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Old 17-06-2015, 19:39   #16
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Re: Gear We’re Leaving Off – Cruising ICW to Bahamas

Davits: The only place I really liked having them were on the ICW and Bahamas. After that the dinghy should be on the foredeck or stowed below.

Electric Windlass is awesome and I wouldn't be without. I've seen very few people actually use a manual windlass. Typically one is sitting on the foredeck, but they are pulling up the chain hand over hand after a few weeks pf crusing. The reason seems to be the amount of time it takes to raise with the manual.... Maybe some models are better?

Further down the Caribbean is where a spinnaker comes into play. The run down the ICW and Bahamas doesn't really need one.

Watermaker is great too, but you can get water pretty easy in the Bahamas.

Toys: Just get snorkel gear and a poll spear. Great fun!

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Old 17-06-2015, 19:43   #17
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Re: Gear We’re Leaving Off – Cruising ICW to Bahamas

I'd put the electric windlass first and in the Bahamas a watermaker second. The rest you are ok without, but all are nice to have.



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Old 18-06-2015, 06:16   #18
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Re: Gear We’re Leaving Off – Cruising ICW to Bahamas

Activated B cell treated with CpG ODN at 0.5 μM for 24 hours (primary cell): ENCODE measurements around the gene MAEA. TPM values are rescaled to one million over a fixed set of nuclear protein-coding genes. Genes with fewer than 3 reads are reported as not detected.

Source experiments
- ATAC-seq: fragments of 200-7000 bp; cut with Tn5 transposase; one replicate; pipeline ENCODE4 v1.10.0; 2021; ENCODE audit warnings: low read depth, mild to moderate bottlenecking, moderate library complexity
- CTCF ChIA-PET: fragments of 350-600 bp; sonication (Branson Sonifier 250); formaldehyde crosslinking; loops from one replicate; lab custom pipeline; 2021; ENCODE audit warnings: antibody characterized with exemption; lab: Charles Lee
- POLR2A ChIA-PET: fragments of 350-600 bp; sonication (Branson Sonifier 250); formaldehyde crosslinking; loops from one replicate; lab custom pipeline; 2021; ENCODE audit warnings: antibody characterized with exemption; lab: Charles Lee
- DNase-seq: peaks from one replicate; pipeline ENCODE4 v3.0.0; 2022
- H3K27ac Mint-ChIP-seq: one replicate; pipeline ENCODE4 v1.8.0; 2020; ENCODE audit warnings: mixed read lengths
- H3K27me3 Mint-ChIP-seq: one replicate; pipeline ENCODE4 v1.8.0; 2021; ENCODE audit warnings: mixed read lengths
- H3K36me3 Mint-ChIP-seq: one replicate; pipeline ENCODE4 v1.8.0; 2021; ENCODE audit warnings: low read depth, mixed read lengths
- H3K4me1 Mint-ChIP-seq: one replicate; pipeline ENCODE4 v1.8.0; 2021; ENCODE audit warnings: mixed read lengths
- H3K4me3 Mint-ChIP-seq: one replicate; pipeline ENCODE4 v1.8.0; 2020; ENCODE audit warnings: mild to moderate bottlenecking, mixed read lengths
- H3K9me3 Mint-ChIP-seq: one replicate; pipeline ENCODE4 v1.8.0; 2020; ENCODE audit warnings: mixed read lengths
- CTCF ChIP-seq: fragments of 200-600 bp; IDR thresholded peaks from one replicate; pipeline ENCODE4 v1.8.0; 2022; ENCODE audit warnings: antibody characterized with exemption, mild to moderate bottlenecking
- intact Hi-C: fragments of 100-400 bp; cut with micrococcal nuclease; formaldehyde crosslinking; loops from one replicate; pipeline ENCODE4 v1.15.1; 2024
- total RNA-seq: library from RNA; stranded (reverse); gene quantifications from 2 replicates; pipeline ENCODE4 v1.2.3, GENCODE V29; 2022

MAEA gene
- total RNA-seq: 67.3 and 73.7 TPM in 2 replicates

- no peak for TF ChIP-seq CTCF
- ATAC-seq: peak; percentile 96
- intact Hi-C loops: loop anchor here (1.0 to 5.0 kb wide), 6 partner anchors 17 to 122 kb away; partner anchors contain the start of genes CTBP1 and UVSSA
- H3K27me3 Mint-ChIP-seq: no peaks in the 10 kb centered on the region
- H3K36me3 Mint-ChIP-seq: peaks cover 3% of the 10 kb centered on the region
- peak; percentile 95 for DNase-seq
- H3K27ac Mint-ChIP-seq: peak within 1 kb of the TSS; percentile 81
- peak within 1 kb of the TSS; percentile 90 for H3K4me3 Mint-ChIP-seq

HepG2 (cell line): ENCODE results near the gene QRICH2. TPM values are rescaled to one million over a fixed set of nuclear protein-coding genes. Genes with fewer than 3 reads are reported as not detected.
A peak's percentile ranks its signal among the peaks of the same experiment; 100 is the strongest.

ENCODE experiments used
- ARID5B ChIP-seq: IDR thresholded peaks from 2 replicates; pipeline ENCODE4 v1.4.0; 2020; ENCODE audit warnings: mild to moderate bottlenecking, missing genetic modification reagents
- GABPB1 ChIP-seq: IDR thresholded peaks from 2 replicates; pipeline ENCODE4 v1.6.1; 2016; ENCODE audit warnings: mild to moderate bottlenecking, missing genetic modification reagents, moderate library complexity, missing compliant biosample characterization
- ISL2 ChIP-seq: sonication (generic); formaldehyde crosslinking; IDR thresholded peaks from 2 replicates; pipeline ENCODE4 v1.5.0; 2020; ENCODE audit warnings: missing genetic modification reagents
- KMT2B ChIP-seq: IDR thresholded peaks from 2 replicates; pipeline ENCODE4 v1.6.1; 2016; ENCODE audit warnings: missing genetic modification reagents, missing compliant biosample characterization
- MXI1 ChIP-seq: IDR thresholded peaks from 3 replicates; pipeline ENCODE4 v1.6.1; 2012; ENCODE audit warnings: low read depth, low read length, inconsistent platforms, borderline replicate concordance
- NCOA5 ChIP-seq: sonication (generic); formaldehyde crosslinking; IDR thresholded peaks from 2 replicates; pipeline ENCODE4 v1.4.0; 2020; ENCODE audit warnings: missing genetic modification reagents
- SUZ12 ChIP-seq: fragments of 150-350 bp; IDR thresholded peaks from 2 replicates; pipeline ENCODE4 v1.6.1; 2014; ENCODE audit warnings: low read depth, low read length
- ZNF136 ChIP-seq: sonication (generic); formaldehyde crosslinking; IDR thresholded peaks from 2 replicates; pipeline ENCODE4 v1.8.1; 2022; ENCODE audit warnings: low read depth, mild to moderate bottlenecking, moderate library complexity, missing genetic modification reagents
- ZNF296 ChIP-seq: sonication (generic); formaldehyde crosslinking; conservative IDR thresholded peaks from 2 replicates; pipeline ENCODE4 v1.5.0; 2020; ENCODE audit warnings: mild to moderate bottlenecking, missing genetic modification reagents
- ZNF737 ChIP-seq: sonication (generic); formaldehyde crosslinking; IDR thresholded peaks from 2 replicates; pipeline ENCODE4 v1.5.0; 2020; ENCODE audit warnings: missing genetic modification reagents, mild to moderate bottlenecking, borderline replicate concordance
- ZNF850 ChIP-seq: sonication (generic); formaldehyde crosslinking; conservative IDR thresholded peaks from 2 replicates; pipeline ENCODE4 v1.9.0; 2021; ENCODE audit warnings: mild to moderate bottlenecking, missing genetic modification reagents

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Toys: Just get snorkel gear and a poll spear. Great fun!

Matt
Yep, I'd rather go to the Bahamas without a water maker or electric windless (and a lot of other stuff), than go down without snorkel gear and a pole spear (or something else) to get some lobster and fish!
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Old 18-06-2015, 06:37   #19
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Re: Gear We’re Leaving Off – Cruising ICW to Bahamas

Its only the Bahamas for a season. You would be fine in a bathtub without an extra plug.

Its after a while you put these "luxuries" on. A couple of times across New Providence channel or the Florida Straits and you will be installing proper AIS quick smart before you venture further than the Bahamas.
Same with elect windlass... The Bahamas are 2 feet deep and you can pluck it up by hand. But try that anchoring in 70 feet of water in the Med or Pacific in 25 kt tradewinds and you will change your mind.

Treat the Bahamas as a lil test vacation and after a season you will have a much better idea whats important

For Weyalan: Hot water... The $20 plastic bags showers work an absolute treat!
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Old 18-06-2015, 06:41   #20
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Re: Gear We’re Leaving Off – Cruising ICW to Bahamas

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Yep, I'd rather go to the Bahamas without a water maker or electric windless (and a lot of other stuff), than go down without snorkel gear and a pole spear (or something else) to get some lobster and fish!

Check the local laws re spear fishing and taking lobster... Its been a few years since I was there and I dont remember...
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Old 18-06-2015, 06:57   #21
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Re: Gear We’re Leaving Off – Cruising ICW to Bahamas

We are doing the ICW to Bahamas for first time as well, early next year. I am putting on a watermaker, mostly because we like spending time in remote islands - where water may not be so available. Plus the luxury of not having to skimp on shower and dish water, and even occasional gear washdown. That said, I found a resale on a Spectra unit, have enough solar panels to power it, etc. If I had to cough up new price, it would be a tougher decision.